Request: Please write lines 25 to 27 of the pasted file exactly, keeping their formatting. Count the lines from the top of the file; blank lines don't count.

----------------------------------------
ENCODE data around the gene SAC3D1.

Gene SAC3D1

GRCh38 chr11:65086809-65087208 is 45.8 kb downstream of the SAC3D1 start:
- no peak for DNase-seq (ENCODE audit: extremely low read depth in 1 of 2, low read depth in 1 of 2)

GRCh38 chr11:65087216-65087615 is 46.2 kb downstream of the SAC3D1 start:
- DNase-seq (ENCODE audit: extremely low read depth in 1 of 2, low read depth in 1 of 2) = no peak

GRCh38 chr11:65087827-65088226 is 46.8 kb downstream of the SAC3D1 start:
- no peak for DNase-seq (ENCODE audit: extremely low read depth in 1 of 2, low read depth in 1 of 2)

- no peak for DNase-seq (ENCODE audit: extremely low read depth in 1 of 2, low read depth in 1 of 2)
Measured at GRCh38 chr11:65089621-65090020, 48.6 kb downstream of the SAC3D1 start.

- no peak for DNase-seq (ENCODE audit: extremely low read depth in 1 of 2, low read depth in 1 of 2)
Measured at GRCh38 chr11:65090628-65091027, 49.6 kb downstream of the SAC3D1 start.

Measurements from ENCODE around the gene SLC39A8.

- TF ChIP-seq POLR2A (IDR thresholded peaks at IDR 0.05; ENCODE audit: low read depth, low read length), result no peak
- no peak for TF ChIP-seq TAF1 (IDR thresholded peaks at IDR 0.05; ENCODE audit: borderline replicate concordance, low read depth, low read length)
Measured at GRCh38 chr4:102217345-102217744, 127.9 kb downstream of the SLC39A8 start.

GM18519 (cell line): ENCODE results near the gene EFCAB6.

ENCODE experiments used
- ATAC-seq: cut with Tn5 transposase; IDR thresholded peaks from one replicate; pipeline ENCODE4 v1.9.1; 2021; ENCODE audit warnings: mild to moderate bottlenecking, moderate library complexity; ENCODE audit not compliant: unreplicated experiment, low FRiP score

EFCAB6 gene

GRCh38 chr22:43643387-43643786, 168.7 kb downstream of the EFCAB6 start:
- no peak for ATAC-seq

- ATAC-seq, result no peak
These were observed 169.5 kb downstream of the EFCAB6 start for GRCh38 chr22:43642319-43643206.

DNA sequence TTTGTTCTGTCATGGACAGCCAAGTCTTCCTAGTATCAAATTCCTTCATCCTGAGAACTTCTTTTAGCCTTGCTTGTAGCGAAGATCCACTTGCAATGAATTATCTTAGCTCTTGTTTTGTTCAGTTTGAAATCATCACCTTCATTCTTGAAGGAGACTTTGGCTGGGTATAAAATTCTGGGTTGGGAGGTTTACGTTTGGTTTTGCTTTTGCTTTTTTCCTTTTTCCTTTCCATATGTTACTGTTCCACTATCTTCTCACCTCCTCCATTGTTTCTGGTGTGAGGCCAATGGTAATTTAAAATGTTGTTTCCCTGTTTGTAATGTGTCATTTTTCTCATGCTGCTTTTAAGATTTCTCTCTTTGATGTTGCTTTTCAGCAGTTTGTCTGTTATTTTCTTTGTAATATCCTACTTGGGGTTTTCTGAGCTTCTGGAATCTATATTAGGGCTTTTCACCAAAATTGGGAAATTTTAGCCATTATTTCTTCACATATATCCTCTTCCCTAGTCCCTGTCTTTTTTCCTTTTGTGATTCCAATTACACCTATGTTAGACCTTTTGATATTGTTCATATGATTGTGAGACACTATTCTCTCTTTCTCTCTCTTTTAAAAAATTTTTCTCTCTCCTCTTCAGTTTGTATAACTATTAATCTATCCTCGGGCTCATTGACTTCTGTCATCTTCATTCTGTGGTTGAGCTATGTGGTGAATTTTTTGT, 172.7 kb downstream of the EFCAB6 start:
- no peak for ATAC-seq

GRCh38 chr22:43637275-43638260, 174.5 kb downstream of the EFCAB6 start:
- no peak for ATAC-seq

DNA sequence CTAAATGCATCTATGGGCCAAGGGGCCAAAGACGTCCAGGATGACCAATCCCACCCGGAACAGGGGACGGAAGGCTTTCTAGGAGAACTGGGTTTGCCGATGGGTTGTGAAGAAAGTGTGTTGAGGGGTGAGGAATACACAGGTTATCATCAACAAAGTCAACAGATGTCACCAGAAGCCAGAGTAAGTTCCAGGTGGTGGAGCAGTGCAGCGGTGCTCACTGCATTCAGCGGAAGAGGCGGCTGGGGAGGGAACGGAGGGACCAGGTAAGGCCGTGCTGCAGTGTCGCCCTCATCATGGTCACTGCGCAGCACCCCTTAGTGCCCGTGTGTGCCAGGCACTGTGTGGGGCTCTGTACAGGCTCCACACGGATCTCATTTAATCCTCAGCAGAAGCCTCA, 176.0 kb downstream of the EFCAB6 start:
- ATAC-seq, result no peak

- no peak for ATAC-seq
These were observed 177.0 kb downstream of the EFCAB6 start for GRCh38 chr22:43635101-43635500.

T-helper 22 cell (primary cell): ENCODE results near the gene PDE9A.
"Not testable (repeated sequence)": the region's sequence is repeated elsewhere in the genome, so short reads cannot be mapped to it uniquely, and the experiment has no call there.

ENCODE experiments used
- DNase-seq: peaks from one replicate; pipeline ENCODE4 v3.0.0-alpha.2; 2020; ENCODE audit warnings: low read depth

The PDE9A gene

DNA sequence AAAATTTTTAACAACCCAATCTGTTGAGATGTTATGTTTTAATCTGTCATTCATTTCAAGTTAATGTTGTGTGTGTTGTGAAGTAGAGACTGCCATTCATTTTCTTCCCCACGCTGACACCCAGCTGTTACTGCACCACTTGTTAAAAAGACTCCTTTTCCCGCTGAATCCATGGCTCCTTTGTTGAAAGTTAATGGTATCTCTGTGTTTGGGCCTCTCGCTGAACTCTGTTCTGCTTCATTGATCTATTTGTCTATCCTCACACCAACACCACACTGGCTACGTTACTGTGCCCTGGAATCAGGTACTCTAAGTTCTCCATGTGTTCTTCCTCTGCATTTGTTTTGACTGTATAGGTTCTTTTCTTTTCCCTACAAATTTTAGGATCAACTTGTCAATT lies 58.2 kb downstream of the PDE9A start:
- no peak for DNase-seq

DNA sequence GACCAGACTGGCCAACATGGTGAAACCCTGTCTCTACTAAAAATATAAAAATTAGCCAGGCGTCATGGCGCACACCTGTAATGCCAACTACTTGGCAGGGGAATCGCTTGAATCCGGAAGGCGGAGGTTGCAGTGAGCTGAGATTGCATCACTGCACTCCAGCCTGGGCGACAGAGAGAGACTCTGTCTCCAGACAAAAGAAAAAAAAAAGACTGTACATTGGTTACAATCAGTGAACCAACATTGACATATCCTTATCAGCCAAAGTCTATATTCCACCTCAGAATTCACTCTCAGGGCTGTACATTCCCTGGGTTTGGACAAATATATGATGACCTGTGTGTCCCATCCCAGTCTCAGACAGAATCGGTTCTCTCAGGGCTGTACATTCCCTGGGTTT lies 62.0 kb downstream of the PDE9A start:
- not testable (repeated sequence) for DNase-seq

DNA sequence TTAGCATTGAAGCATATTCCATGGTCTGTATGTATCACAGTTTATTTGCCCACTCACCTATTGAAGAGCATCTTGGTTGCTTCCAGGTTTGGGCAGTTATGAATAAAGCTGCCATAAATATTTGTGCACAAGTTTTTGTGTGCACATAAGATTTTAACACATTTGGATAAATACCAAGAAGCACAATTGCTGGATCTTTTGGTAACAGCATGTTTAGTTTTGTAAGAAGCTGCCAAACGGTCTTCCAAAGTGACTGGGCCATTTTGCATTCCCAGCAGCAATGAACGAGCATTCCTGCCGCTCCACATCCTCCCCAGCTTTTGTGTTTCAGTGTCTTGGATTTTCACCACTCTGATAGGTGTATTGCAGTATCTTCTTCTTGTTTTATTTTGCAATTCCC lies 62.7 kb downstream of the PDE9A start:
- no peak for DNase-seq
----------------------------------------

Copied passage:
DNA sequence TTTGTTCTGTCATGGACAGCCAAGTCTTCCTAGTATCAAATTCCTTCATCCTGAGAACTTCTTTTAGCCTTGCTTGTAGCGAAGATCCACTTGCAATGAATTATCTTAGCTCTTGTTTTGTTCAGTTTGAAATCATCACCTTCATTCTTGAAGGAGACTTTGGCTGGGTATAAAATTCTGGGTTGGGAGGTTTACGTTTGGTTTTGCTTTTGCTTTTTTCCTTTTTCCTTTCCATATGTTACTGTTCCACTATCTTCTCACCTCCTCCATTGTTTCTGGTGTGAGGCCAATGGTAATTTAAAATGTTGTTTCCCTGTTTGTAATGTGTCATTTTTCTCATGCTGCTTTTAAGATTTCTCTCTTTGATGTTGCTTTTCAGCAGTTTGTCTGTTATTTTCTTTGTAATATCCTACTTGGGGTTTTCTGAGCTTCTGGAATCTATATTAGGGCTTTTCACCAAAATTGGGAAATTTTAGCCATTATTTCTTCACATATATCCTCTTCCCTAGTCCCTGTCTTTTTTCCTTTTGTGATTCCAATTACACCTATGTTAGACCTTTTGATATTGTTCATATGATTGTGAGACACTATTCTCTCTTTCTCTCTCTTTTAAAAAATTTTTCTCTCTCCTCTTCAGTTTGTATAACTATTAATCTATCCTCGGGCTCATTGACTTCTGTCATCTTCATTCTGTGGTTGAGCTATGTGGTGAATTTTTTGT, 172.7 kb downstream of the EFCAB6 start:
- no peak for ATAC-seq

GRCh38 chr22:43637275-43638260, 174.5 kb downstream of the EFCAB6 start: